SAN DIEGO — The Padres’ Clayton Richard has been effective this season by keeping things on the down low.
“He’s getting outs on the ground consistently, which is his best recipe for success,” San Diego manager Andy Green said.
The left-handed Richard (1-2, 3.60 ERA) faces the Arizona Diamondbacks on Thursday night to cap this three-game series, with each team owning a win. Arizona counters with southpaw Patrick Corbin (1-2, 2.81).
What Richard will have to conquer are the Diamondbacks’ sturdy bats. Most are held by men that can redirect the sinker that is Richards’ go-to pitch.
“Out of any team in baseball he is going to face this year this is probably his toughest matchup,” Green said. “They have guys that will handle left-handed sink. So he has a tough test in front of him.”
The Diamondbacks have Richard killers sprinkled throughout the lineup: Yasmany Tomas (4-for-7), Paul Goldschmidt (5-for-16 with seven RBIs) and Chris Iannetta (2-for-6).
“They do have guys that will look over his pitch,” Green said. “He had a tough time with them last year.”
Richard dropped two of this three starts against the Diamondbacks. But he’s had his way with Arizona for the most part, claiming eight of 11 decisions while pitching to a 3.97 ERA.
But that’s behind Richard, just like his wacky numbers from his last outing. He lost to the Atlanta Braves on Saturday despite going six strong innings at SunTrust Park. Richard was derailed in the 4-2 loss by two sixth-inning solo homers by Brandon Phillips and Adonia Garcia.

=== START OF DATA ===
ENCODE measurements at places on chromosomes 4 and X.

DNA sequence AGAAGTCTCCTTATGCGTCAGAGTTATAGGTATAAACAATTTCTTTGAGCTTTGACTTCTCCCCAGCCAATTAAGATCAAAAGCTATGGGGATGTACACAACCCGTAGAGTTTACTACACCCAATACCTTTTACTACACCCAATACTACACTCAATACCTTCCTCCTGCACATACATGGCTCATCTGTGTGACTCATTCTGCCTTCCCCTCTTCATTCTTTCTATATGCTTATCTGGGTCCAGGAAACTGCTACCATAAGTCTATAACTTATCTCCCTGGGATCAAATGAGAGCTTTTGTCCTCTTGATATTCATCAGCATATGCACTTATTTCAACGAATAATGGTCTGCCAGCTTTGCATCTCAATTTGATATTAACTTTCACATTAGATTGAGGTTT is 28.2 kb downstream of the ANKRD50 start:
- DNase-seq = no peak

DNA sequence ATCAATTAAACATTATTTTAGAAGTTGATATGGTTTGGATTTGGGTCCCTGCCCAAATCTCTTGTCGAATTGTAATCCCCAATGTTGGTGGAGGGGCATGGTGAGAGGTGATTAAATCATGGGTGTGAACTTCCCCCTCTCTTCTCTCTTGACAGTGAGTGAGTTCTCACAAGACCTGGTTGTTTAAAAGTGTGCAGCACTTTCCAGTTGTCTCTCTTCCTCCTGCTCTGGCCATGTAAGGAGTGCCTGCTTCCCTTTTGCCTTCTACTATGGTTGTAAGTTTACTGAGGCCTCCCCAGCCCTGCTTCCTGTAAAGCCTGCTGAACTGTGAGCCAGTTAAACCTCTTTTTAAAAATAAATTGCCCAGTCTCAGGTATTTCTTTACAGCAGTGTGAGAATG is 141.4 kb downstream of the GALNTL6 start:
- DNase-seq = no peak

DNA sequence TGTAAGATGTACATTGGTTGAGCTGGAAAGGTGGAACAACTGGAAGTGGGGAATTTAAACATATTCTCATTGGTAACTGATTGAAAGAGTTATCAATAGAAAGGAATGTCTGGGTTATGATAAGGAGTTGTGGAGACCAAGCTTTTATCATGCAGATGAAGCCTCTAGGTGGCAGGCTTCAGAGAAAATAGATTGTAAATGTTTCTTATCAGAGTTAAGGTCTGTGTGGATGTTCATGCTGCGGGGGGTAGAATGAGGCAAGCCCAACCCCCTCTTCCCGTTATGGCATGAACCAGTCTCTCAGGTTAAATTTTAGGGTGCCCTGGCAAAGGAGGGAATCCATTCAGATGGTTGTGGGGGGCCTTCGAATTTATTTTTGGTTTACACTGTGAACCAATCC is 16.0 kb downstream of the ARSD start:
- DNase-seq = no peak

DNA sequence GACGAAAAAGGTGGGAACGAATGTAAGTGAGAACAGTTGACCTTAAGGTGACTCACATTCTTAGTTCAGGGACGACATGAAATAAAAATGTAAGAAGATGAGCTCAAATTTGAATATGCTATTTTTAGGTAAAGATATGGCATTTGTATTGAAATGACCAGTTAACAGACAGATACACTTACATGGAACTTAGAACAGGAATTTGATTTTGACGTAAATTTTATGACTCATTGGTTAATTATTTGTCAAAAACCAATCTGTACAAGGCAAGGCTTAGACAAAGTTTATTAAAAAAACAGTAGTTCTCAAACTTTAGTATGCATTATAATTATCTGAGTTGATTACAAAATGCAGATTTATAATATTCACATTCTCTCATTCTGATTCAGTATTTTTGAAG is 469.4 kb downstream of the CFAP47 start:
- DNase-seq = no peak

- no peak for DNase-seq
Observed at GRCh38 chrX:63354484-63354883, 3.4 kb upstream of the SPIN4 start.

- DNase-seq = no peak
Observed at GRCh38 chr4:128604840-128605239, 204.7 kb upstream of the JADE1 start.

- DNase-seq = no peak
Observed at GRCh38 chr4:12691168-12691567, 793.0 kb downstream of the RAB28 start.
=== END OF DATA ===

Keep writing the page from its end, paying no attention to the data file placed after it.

“The guy gets 14 groundball outs and ends up giving up two home runs,” Green said. “That is an absolute anomaly. It doesn’t happen.”
What’s happening with Corbin is a rinse-and-spit of a dreadful 2016, when he went 5-13 with 5.15 ERA.
But new manager Torey Lovullo kept a close eye on Corbin in camp. He liked what he saw then and what he saw when the season started as well.
“I spent most of my spring training watching these guys, to find out what their bodies are telling me without have to say something, non-verbal communication,” Lovullo said. “So I saw in him that he is very comfortable and confident.”
Corbin has produced consecutive quality starts. He gave up five runs (three earned) in six innings in a loss at the Dodgers on Saturday.
In the previous start, it was six innings of scoreless ball in a 3-2 win over the Indians.
“I think he has pitched very good,” Lovullo said. “He has had a couple tough breaks that hasn’t allowed the line to look as good as it has.
“But he’s on the attack. He’s very prepared to come and perform. He worked hard in spring training to make sure he was ready for the start of the season.”
He gets the start Thursday, his seventh against the Padres. He is 3-3 with 3.16 ERA.
“The stuff speaks for itself,” Lovullo said. “The command has been very good, his execution has been very good as well. The command and execution I think go hand and hand.”
But it’s what’s in Corbin’s head which gives Lovullo confidence.
“I think it is a belief that he is just ready for the moment,” Lovullo said. “I know last year was a very trying year for him and he has put that behind him.”